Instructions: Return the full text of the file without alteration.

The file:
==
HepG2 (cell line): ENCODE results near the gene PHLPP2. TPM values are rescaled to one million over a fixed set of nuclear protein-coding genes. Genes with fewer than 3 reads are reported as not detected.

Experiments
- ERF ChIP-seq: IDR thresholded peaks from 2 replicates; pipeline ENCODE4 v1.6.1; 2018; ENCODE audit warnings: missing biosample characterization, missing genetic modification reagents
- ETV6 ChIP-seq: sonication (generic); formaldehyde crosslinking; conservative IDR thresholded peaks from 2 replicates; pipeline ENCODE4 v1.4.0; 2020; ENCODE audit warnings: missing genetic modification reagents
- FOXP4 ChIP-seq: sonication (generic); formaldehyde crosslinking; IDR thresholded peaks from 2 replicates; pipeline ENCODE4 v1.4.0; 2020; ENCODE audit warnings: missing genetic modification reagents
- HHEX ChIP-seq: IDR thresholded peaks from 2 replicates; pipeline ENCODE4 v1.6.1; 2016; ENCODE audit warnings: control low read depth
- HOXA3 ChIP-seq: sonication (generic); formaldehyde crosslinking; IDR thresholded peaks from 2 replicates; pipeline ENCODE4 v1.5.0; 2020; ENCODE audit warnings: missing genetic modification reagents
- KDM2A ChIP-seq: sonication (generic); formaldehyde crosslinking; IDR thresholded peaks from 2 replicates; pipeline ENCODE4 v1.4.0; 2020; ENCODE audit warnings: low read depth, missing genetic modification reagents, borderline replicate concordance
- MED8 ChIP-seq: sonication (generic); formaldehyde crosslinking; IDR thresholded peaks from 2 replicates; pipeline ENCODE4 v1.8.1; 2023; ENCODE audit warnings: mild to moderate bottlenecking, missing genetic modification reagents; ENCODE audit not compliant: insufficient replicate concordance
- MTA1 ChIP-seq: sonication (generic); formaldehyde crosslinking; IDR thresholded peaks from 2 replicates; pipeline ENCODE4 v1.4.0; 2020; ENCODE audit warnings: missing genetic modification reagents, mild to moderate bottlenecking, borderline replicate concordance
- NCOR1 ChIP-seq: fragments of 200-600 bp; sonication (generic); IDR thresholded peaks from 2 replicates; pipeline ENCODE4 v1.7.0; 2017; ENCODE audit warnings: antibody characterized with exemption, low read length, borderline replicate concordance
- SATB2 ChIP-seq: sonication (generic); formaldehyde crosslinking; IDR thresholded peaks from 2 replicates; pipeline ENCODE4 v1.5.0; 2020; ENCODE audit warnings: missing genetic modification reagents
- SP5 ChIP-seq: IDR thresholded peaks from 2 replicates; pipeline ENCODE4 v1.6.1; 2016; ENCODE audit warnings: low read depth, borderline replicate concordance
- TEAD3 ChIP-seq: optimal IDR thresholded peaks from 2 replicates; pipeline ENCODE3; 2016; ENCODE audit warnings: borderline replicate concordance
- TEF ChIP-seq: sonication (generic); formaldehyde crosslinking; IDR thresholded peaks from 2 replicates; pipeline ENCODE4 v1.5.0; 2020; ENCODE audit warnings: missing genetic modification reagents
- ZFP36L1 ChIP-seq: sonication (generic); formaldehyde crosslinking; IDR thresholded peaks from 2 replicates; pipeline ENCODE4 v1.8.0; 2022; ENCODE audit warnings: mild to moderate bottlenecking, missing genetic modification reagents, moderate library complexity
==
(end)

HepG2 (cell line): ENCODE results near the gene PHLPP2. TPM values are rescaled to one million over a fixed set of nuclear protein-coding genes. Genes with fewer than 3 reads are reported as not detected.

Experiments
- ERF ChIP-seq: IDR thresholded peaks from 2 replicates; pipeline ENCODE4 v1.6.1; 2018; ENCODE audit warnings: missing biosample characterization, missing genetic modification reagents
- ETV6 ChIP-seq: sonication (generic); formaldehyde crosslinking; conservative IDR thresholded peaks from 2 replicates; pipeline ENCODE4 v1.4.0; 2020; ENCODE audit warnings: missing genetic modification reagents
- FOXP4 ChIP-seq: sonication (generic); formaldehyde crosslinking; IDR thresholded peaks from 2 replicates; pipeline ENCODE4 v1.4.0; 2020; ENCODE audit warnings: missing genetic modification reagents
- HHEX ChIP-seq: IDR thresholded peaks from 2 replicates; pipeline ENCODE4 v1.6.1; 2016; ENCODE audit warnings: control low read depth
- HOXA3 ChIP-seq: sonication (generic); formaldehyde crosslinking; IDR thresholded peaks from 2 replicates; pipeline ENCODE4 v1.5.0; 2020; ENCODE audit warnings: missing genetic modification reagents
- KDM2A ChIP-seq: sonication (generic); formaldehyde crosslinking; IDR thresholded peaks from 2 replicates; pipeline ENCODE4 v1.4.0; 2020; ENCODE audit warnings: low read depth, missing genetic modification reagents, borderline replicate concordance
- MED8 ChIP-seq: sonication (generic); formaldehyde crosslinking; IDR thresholded peaks from 2 replicates; pipeline ENCODE4 v1.8.1; 2023; ENCODE audit warnings: mild to moderate bottlenecking, missing genetic modification reagents; ENCODE audit not compliant: insufficient replicate concordance
- MTA1 ChIP-seq: sonication (generic); formaldehyde crosslinking; IDR thresholded peaks from 2 replicates; pipeline ENCODE4 v1.4.0; 2020; ENCODE audit warnings: missing genetic modification reagents, mild to moderate bottlenecking, borderline replicate concordance
- NCOR1 ChIP-seq: fragments of 200-600 bp; sonication (generic); IDR thresholded peaks from 2 replicates; pipeline ENCODE4 v1.7.0; 2017; ENCODE audit warnings: antibody characterized with exemption, low read length, borderline replicate concordance
- SATB2 ChIP-seq: sonication (generic); formaldehyde crosslinking; IDR thresholded peaks from 2 replicates; pipeline ENCODE4 v1.5.0; 2020; ENCODE audit warnings: missing genetic modification reagents
- SP5 ChIP-seq: IDR thresholded peaks from 2 replicates; pipeline ENCODE4 v1.6.1; 2016; ENCODE audit warnings: low read depth, borderline replicate concordance
- TEAD3 ChIP-seq: optimal IDR thresholded peaks from 2 replicates; pipeline ENCODE3; 2016; ENCODE audit warnings: borderline replicate concordance
- TEF ChIP-seq: sonication (generic); formaldehyde crosslinking; IDR thresholded peaks from 2 replicates; pipeline ENCODE4 v1.5.0; 2020; ENCODE audit warnings: missing genetic modification reagents
- ZFP36L1 ChIP-seq: sonication (generic); formaldehyde crosslinking; IDR thresholded peaks from 2 replicates; pipeline ENCODE4 v1.8.0; 2022; ENCODE audit warnings: mild to moderate bottlenecking, missing genetic modification reagents, moderate library complexity